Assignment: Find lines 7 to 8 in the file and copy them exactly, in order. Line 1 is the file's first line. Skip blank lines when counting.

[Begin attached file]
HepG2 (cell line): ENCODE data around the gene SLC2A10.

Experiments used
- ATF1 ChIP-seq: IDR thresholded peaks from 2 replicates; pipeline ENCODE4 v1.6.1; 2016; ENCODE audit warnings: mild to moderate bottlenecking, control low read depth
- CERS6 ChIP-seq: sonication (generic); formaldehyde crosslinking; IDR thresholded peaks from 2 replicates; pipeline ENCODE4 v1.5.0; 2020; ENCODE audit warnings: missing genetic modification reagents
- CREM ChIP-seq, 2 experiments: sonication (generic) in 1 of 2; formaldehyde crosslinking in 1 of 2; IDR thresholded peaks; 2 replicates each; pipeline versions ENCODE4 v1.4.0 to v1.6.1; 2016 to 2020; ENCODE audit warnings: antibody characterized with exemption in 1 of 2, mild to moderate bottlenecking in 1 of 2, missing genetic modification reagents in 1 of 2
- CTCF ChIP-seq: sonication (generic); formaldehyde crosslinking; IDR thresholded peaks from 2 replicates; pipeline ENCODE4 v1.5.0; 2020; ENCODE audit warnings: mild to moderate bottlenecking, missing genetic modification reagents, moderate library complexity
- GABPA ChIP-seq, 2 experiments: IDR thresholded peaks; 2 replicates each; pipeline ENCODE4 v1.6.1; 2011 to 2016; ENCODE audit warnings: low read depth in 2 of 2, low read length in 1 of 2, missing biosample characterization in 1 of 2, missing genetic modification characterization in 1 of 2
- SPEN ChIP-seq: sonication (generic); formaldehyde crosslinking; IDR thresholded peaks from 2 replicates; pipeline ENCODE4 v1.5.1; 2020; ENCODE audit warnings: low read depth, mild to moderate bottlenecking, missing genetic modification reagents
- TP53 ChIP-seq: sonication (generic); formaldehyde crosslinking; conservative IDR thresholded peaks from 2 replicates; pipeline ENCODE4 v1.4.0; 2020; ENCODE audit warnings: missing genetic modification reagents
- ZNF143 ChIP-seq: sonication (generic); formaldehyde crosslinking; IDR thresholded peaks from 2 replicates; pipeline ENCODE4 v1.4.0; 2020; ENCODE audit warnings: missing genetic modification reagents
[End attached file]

- GABPA ChIP-seq, 2 experiments: IDR thresholded peaks; 2 replicates each; pipeline ENCODE4 v1.6.1; 2011 to 2016; ENCODE audit warnings: low read depth in 2 of 2, low read length in 1 of 2, missing biosample characterization in 1 of 2, missing genetic modification characterization in 1 of 2
- SPEN ChIP-seq: sonication (generic); formaldehyde crosslinking; IDR thresholded peaks from 2 replicates; pipeline ENCODE4 v1.5.1; 2020; ENCODE audit warnings: low read depth, mild to moderate bottlenecking, missing genetic modification reagents